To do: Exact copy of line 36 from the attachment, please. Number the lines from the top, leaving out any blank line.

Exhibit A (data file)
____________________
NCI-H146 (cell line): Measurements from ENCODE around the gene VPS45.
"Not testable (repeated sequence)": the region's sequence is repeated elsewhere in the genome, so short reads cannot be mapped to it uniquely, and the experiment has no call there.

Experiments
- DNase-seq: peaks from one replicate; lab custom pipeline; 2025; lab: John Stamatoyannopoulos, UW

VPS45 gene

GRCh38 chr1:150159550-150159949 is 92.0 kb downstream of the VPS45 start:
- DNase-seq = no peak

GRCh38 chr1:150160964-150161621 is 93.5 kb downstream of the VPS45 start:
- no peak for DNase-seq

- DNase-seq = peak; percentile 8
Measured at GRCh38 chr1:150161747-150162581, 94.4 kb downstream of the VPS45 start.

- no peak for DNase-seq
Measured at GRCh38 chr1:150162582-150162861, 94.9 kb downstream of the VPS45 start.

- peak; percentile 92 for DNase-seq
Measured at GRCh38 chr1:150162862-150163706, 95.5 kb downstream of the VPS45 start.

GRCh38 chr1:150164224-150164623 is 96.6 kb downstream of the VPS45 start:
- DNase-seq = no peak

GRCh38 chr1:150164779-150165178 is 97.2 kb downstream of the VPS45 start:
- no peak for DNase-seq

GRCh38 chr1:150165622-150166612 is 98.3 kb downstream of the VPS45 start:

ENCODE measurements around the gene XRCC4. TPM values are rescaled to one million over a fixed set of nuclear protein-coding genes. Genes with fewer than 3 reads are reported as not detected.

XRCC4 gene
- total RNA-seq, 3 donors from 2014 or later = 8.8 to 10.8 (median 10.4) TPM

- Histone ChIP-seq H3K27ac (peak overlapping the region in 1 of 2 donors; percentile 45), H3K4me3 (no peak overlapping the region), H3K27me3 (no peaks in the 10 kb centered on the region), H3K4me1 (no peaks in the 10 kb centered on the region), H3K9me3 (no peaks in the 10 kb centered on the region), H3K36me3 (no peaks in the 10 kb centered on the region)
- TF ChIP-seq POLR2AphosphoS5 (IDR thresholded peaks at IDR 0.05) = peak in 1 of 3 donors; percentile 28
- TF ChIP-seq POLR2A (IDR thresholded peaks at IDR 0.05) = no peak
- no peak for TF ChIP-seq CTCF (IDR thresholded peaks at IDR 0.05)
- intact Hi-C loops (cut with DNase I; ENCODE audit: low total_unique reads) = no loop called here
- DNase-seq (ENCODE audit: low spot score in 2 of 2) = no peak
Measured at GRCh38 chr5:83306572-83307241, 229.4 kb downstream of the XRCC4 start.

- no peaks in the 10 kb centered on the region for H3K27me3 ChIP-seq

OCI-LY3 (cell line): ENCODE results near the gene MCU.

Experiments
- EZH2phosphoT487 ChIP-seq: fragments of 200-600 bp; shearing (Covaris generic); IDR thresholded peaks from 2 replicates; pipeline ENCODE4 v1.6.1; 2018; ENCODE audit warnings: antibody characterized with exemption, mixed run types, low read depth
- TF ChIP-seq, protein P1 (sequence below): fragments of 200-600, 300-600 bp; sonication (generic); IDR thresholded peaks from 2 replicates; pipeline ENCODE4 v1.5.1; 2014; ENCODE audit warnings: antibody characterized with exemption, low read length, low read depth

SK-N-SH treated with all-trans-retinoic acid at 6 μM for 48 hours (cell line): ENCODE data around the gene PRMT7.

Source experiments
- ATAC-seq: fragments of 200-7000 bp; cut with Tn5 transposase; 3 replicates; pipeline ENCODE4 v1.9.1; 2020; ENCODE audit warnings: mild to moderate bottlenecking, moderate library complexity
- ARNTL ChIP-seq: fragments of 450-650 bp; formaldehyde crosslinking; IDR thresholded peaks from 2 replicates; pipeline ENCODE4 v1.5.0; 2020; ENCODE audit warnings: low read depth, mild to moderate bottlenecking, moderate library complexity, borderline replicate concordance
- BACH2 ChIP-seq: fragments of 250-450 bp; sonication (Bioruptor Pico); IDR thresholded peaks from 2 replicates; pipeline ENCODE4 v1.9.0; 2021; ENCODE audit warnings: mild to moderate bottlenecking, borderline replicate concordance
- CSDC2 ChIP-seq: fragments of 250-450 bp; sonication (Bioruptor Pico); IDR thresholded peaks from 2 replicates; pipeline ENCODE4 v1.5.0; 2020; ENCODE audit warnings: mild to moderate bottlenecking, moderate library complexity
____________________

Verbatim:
SK-N-SH treated with all-trans-retinoic acid at 6 μM for 48 hours (cell line): ENCODE data around the gene PRMT7.